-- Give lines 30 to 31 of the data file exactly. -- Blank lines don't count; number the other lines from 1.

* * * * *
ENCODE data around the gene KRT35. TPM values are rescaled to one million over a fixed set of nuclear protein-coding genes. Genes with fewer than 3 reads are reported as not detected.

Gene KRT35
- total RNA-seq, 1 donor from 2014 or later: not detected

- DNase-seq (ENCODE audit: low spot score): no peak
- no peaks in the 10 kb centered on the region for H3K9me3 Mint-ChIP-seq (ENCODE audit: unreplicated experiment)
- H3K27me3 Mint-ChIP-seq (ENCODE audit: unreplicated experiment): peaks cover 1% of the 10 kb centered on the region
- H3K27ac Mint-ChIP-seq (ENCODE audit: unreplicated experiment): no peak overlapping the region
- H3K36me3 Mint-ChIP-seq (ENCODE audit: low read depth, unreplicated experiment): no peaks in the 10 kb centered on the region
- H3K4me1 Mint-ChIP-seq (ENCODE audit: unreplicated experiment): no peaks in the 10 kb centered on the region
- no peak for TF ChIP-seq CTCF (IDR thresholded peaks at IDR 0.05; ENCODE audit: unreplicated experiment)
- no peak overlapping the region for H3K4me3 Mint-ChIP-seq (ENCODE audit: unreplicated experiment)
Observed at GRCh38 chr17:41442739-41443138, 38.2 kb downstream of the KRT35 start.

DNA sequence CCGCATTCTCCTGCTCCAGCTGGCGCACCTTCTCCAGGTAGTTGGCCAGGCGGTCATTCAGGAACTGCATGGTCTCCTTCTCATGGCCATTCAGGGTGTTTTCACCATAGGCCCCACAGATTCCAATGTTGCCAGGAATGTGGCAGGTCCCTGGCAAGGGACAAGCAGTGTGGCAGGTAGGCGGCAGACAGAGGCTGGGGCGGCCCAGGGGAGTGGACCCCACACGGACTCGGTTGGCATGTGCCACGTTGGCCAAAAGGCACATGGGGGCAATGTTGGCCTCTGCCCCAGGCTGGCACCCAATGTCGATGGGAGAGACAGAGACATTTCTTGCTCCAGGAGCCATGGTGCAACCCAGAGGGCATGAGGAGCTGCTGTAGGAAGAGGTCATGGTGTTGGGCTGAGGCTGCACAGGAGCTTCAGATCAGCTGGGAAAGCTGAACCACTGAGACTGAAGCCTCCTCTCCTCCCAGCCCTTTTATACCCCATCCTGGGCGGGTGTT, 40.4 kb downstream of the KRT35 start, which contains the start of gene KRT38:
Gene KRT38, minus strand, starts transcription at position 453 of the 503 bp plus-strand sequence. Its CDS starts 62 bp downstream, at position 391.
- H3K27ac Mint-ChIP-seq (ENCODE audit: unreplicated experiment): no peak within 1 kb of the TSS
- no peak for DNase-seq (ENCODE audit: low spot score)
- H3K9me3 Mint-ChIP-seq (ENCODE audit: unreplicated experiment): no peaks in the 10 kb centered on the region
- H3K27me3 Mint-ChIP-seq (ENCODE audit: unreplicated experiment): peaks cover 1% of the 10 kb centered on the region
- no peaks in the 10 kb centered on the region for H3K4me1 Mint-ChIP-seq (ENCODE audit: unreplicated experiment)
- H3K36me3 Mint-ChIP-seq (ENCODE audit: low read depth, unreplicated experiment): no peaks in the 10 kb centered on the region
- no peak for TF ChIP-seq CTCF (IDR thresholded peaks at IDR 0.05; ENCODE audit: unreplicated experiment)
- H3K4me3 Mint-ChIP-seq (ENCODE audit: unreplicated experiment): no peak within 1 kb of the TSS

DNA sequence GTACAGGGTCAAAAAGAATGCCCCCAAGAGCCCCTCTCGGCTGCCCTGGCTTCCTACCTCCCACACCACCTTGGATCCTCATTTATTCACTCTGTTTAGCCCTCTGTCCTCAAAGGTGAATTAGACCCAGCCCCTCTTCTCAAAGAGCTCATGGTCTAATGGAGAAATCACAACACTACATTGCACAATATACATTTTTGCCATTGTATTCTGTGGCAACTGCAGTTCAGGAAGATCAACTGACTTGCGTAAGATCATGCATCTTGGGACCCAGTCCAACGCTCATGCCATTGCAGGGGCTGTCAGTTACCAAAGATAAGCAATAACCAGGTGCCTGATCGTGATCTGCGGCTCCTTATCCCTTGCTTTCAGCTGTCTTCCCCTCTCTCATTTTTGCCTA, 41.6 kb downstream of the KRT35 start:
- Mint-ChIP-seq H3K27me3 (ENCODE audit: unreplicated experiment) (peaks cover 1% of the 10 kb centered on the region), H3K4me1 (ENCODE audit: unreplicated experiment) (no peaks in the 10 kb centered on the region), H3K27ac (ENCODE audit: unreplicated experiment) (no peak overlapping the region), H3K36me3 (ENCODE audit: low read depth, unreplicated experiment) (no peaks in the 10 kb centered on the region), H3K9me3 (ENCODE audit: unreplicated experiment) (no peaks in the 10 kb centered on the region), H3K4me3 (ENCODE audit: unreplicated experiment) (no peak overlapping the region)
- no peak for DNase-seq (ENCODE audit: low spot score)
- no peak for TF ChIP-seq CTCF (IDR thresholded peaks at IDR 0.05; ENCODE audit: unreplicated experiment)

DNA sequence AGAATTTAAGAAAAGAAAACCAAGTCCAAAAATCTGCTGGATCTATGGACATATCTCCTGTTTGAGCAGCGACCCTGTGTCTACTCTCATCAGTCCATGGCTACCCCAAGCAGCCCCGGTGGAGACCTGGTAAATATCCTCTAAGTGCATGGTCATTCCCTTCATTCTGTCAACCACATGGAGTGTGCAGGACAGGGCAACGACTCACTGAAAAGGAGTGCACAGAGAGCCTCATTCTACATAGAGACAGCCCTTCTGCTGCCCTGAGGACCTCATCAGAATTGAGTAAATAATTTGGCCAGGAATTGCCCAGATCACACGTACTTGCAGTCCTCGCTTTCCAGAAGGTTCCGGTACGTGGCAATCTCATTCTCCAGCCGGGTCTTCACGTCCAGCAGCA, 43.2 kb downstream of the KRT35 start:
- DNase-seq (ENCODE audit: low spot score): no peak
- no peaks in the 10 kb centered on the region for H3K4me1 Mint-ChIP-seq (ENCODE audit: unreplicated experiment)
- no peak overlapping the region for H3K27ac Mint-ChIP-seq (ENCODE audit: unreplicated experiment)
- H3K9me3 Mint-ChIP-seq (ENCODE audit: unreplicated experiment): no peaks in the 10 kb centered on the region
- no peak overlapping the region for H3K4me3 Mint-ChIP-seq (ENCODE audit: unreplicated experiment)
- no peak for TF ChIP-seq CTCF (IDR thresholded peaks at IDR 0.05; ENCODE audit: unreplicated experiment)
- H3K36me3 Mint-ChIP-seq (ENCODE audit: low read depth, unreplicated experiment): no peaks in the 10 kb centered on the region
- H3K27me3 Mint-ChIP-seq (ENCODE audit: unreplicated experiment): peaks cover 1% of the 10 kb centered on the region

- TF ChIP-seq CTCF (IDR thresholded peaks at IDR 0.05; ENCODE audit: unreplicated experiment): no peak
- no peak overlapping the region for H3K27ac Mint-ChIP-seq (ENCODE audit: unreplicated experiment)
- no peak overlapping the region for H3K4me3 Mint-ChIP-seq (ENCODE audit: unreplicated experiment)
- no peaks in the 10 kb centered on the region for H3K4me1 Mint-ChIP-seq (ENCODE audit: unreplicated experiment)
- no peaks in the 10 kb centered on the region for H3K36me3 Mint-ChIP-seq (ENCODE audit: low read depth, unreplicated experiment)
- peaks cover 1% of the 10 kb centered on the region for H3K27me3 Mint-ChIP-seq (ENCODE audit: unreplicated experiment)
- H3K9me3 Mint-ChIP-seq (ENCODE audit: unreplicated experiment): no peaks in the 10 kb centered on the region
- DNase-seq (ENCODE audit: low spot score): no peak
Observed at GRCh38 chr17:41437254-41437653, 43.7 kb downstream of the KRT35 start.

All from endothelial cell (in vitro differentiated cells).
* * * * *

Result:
- no peak overlapping the region for H3K27ac Mint-ChIP-seq (ENCODE audit: unreplicated experiment)
- H3K9me3 Mint-ChIP-seq (ENCODE audit: unreplicated experiment): no peaks in the 10 kb centered on the region